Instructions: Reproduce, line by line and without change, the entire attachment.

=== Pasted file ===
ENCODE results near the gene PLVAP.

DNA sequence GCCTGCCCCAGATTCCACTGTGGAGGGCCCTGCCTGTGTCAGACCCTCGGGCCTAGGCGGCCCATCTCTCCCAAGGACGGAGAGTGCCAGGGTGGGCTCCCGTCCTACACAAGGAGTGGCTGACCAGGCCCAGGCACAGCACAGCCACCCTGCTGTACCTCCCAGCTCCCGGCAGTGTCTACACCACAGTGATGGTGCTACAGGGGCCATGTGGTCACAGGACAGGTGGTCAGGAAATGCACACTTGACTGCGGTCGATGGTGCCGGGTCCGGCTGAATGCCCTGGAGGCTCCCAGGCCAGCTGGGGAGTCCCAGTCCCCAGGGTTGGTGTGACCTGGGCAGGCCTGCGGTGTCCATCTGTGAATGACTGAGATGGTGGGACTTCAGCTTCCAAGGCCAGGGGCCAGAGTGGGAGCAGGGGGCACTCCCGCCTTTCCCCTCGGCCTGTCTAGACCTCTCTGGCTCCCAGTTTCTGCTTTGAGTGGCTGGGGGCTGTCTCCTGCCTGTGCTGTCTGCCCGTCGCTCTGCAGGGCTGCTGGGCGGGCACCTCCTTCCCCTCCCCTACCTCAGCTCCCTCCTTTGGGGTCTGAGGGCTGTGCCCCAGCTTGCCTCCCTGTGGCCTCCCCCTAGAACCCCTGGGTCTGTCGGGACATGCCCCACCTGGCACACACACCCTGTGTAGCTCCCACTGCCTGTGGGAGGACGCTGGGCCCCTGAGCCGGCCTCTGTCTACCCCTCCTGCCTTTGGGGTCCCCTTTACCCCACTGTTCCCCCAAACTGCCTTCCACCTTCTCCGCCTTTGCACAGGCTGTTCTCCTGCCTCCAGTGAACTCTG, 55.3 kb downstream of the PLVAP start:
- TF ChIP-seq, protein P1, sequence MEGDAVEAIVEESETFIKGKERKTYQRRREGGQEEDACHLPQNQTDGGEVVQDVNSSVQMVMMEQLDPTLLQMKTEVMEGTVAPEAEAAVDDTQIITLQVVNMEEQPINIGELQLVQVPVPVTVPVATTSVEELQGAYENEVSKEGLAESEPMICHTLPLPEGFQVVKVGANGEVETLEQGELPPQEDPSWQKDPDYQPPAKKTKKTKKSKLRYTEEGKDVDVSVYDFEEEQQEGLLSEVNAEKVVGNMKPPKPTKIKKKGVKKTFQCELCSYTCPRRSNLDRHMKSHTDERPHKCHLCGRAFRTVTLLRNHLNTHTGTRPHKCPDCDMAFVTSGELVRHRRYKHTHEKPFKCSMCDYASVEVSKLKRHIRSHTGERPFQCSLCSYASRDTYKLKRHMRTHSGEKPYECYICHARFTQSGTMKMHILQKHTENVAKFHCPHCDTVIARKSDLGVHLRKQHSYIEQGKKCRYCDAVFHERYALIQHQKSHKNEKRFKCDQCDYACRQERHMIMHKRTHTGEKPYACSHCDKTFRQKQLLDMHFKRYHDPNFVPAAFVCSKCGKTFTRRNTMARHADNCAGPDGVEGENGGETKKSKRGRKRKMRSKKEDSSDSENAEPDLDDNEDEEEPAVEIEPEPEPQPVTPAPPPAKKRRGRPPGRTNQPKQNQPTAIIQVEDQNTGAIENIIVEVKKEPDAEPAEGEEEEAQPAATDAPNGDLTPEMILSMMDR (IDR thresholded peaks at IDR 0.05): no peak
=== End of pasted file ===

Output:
ENCODE results near the gene PLVAP.

DNA sequence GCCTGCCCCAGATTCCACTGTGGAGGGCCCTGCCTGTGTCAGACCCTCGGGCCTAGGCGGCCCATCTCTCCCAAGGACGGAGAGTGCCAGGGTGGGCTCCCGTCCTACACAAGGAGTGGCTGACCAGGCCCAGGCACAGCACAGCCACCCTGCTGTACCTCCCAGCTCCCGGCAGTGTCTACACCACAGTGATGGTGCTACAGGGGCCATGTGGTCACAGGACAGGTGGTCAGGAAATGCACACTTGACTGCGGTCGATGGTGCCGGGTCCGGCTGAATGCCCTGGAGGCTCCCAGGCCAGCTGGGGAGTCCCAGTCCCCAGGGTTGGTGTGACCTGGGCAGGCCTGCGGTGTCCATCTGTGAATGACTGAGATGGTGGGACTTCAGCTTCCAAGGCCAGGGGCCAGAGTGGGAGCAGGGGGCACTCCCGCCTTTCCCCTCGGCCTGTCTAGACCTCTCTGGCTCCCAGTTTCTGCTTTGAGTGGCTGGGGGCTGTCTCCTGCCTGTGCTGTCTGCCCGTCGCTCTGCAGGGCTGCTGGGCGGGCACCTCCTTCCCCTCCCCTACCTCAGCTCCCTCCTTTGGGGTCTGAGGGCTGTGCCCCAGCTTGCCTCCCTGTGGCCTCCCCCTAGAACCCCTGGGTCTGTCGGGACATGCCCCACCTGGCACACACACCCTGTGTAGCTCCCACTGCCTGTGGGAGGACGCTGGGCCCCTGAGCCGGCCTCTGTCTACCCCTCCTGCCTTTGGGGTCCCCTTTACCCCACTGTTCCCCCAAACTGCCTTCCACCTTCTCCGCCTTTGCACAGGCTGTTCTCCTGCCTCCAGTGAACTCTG, 55.3 kb downstream of the PLVAP start:
- TF ChIP-seq, protein P1, sequence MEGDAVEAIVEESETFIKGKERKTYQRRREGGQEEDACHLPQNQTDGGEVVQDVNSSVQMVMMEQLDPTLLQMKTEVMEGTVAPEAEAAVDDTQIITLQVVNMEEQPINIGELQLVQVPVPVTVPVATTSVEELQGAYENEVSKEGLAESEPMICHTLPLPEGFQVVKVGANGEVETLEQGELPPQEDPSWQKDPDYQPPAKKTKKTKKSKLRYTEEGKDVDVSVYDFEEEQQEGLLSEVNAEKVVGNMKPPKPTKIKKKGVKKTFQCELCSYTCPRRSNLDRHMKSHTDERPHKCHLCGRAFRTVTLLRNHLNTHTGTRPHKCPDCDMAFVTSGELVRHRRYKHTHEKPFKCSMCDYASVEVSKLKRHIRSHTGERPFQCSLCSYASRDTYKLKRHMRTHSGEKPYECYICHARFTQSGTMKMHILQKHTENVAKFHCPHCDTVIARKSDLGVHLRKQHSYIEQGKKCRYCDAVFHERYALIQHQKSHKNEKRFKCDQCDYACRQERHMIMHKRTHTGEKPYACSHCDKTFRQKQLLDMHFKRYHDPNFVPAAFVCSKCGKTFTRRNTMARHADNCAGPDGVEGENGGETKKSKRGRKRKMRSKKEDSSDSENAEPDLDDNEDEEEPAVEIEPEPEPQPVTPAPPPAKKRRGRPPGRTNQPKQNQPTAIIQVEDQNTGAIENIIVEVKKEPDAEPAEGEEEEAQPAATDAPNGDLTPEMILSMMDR (IDR thresholded peaks at IDR 0.05): no peak